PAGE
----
Lowering blood pressure naturally
pressure (BP), or arterial hypertension, is a BP persistently over 140/90 mmHg;
it’s also a major risk factor for stroke, heart attack and heart failure,
aneurysms, peripheral arterial disease and chronic kidney disease.
But many sensible
lifestyle changes can bring it back to normal. These can be undertaken one by
one, or several methods can be used at the same time.
- Organic apple cider or wine
vinegar (1 tbsp or 15 mL
in half a glass of water daily) inhibits the renin–angiotensin system that, if
too active, leads to high BP (Biol Pharm Bull, 2005; 28: 1208–10).
- Collagen peptides from sea bream
fish scales act like an angiotensin-converting enzyme (ACE) inhibitor to curb
high BP (Process Biochem, 2004; 39: 1195–1200).
In my own experience,
bonito fish peptides (available online) are effective in patients needing
conventional ACE inhibitors.
- Watermelon (Cucurbita citrullus)
seed extract (11/2 tbsp or 22.5 mL daily) quickly dilates the capillaries,
leading to an average reduction in systolic BP of 9 mmHg (Am J Med
Sci, 1929; 178: 470–89).
- Homeopathic Cytisus laburnum 6DH
twice a day works for many people. Prepared from the poisonous flowers and
young leaves of wild laburnum, this remedy was first proved in a pathogen-etic
trial more than a century ago and re-proved more
recently (Allgem Homöopath Zeit, 1901; 5: 143–54; Mezger J. Gesichtete
Homöopathische Arzneimittellehre, 4th edn. Heidelberg: Karl F, Haug Verlag,
- Blood Pressure Support, a complex Tibetan
medicine including white sandal-wood (Santalum album), costus (Saussu-rea
lappa), bamboo (Bambusa textilis), nutmeg (Myristica fragrans), Picrorhiza
grass (P. kurroa), chebulic myrobalan (Terminalia chebula), clove (Eugenia
caryophyllata), greater cardamom (Amo-mum subulatum), saxifrage (Saxifraga),
safflower (Carthamus tinctorius), smaller cardamom (Elettaria cardamomum),
Malabar nut tree (Adhatoda vasica) and mineral pitch or exudate, often works.
But don’t take it if you’re allergic to any of its spices.
Take two tablets
each morning: chew the tablets before swallowing with water. This usually
begins to work within three days and the benefits increase with each day of
use. It typically takes two months to correct chronic high BP. Once you’re ‘balanced’,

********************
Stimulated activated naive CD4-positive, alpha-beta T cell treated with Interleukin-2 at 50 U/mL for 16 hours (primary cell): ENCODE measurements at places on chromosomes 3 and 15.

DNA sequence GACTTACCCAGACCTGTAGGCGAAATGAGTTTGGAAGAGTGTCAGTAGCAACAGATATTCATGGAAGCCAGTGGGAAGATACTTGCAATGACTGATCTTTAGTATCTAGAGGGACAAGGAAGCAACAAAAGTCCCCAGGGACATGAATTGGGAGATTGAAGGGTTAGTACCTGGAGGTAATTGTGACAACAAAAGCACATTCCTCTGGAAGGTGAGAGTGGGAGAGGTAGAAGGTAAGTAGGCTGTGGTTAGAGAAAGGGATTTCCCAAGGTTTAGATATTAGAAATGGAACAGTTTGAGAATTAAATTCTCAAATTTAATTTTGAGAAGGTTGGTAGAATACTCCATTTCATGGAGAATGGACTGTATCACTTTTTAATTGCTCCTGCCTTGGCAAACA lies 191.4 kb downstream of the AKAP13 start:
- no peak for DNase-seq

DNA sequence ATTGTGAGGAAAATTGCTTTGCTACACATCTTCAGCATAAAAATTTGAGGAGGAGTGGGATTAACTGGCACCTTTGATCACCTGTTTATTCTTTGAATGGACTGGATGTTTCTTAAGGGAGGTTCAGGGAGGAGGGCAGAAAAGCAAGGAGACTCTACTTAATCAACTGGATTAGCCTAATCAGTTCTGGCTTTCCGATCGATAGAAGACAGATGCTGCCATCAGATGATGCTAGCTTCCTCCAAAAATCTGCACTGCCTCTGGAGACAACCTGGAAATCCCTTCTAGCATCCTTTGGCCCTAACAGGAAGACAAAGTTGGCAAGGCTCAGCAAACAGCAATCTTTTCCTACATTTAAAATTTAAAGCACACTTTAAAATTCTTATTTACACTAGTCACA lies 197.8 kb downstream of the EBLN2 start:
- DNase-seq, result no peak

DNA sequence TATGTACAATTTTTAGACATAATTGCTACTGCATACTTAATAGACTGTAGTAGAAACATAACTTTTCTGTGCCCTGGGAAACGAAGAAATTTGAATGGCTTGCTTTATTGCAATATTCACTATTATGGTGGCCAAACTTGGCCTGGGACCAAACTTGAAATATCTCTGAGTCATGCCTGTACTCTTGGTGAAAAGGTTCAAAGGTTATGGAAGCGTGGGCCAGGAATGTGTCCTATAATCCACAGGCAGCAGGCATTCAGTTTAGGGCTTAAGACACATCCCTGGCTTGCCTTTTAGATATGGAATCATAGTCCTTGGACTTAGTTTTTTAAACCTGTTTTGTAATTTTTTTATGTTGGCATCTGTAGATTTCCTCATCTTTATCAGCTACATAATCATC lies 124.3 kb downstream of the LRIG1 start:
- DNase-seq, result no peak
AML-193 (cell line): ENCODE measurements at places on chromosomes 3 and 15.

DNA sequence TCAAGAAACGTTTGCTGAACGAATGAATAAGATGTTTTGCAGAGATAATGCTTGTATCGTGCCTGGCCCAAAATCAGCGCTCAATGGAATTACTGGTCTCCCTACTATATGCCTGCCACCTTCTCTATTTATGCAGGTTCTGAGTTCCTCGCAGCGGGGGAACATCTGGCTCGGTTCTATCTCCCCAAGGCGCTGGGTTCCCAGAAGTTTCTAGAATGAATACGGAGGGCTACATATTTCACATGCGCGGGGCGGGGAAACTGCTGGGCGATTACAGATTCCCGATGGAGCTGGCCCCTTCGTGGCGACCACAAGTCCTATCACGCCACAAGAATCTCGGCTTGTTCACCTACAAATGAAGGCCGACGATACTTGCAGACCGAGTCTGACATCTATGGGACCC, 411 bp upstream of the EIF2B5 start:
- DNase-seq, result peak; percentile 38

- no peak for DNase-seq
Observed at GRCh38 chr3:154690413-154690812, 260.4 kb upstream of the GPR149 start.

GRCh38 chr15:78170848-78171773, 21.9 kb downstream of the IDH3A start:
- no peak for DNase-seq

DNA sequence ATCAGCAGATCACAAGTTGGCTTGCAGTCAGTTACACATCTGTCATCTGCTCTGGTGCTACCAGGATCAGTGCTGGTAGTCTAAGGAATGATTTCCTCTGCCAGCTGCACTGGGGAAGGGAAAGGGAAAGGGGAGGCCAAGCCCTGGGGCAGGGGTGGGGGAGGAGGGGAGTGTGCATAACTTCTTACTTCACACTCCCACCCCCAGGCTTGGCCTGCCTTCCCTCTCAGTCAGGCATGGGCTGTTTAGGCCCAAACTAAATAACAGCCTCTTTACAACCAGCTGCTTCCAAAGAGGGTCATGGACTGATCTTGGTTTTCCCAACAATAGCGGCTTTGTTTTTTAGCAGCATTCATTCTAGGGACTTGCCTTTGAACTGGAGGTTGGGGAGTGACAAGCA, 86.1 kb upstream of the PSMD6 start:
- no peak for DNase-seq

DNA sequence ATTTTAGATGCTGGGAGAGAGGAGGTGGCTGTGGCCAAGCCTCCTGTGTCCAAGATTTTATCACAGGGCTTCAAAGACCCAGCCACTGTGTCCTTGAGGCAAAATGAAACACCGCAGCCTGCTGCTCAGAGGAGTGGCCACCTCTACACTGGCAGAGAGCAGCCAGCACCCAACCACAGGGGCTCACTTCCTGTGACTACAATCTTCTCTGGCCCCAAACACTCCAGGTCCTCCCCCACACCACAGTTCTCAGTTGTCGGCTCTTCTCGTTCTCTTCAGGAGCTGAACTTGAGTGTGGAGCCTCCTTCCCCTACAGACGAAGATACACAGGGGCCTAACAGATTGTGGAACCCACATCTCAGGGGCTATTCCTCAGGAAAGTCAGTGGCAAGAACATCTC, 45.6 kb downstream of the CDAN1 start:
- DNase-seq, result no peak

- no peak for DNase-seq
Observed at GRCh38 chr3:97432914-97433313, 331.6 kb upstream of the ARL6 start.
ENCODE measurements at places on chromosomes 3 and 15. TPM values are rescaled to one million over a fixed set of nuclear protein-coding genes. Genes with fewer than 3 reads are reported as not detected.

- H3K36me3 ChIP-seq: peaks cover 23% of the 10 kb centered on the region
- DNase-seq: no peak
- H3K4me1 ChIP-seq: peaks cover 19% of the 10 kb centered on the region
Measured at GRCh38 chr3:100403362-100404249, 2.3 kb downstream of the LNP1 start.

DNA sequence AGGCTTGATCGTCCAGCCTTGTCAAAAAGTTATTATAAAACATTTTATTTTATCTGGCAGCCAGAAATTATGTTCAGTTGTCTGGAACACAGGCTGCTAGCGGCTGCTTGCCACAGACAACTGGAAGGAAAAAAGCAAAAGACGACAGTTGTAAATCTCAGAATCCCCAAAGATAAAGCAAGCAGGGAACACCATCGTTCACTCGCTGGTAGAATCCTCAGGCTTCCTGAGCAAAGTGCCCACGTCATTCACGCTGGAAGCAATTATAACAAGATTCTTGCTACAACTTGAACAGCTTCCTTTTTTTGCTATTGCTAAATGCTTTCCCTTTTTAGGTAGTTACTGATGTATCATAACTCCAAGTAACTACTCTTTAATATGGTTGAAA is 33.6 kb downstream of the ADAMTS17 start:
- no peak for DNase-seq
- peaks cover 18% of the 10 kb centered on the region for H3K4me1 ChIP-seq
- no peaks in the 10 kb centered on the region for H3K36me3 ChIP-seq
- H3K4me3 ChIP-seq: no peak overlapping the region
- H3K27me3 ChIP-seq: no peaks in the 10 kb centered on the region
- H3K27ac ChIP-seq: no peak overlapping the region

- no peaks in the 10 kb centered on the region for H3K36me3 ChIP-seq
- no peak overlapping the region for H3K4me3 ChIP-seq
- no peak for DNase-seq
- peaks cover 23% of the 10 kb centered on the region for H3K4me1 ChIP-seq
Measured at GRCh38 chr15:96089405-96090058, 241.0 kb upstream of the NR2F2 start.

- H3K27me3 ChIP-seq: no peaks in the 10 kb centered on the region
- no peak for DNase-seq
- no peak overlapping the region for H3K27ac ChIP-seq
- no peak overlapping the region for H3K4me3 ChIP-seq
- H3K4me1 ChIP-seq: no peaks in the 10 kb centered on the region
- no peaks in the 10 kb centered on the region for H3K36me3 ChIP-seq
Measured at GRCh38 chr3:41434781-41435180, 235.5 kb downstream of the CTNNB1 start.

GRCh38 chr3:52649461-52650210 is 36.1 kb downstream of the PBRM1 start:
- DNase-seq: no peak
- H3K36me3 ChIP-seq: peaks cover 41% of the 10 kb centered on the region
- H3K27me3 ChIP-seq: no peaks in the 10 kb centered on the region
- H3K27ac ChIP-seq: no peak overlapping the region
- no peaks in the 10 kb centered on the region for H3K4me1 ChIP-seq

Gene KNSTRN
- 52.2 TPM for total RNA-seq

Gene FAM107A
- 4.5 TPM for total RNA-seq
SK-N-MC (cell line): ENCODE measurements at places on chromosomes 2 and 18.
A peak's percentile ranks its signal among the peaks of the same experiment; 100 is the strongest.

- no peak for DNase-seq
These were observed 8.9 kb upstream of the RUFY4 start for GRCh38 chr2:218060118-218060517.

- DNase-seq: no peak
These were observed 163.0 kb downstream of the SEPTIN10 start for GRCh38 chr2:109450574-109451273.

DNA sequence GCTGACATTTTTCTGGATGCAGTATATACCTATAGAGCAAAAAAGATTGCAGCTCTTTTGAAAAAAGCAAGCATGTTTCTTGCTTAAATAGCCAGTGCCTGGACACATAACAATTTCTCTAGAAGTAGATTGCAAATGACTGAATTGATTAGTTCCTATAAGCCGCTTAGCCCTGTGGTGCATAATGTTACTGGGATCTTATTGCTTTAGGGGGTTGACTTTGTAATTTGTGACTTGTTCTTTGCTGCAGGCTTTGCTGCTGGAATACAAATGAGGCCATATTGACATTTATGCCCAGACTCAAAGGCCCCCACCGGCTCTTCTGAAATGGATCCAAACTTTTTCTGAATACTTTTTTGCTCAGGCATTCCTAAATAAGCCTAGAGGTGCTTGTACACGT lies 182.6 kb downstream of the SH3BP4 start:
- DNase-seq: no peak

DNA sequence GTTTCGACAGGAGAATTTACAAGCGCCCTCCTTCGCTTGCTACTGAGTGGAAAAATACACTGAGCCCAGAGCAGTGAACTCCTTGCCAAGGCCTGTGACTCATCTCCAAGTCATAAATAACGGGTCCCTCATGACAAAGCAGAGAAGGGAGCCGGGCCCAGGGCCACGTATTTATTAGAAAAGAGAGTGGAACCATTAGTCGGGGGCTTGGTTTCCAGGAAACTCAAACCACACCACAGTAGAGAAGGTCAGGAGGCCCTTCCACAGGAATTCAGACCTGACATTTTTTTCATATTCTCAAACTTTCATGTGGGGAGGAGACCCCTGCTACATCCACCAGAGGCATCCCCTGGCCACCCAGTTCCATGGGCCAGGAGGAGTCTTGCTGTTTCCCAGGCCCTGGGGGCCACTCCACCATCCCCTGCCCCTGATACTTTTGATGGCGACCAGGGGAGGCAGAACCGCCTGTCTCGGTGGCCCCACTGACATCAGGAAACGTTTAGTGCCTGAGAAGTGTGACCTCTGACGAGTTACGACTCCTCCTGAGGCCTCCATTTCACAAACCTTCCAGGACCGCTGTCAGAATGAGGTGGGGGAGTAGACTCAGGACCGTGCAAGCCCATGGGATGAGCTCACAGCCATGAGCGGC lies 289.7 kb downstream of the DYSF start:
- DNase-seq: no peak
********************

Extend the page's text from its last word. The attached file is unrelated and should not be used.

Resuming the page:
you can stop. It has no known interactions with other medications, but it is
still advisable to take this remedy two hours away from any other medication.
- Regular exercise has beneficial
effects on the cells that line the blood vessels, such as the release of more
chemical ‘relaxers’ while inhibiting the pro-duction of ‘tighteners’, leading
to healthy vessels. Two 15-minute walks every day should lead to a fall in BP
(J Am Coll Cardiol, 1999; 33: 1379–85).
- Stop hyperventilation, as it’s
known to increase BP (J Neurosurg, 2002; 97: 1045–53), while its opposite is
known to decrease it, so get an assessment of your breathing pattern if this is
your problem. Often, a significant and permanent reduction in BP (even in those
taking orthodox drugs) is seen when correct nasal and diaphrag-matic breathing
is established with a respiration rate of 8–10 breaths/minute. This can be
achieved via Buteyko breath-ing exercises (see www.normalbreathing. com) or
with regular meditation.
- A low glycaemic index (GI) diet
can significantly and beneficially affect your metabolism and translate into a
normal BP (Nutr J, 2009; 8: 5).
- Aged garlic extract lowers BP in
patients with uncontrolled hypertension despite treatment, according to
numer-ous trials (Maturitas, 2010; 67: 144–50).
- Magnesium supplementation, if it’s
deemed appropriate following hair mineral analysis, can also substantially help
to reduce BP (J Clin Epidemiol, 1995; 48: 927–40).
- Biofeedback. If you want to learn
how to control your BP
yourself by unwinding more, a portable biofeedback device called the
StressEraser can help (available online, it costs £145, or $179 plus shipping
in the US).
WDDTY Vol.23 no.6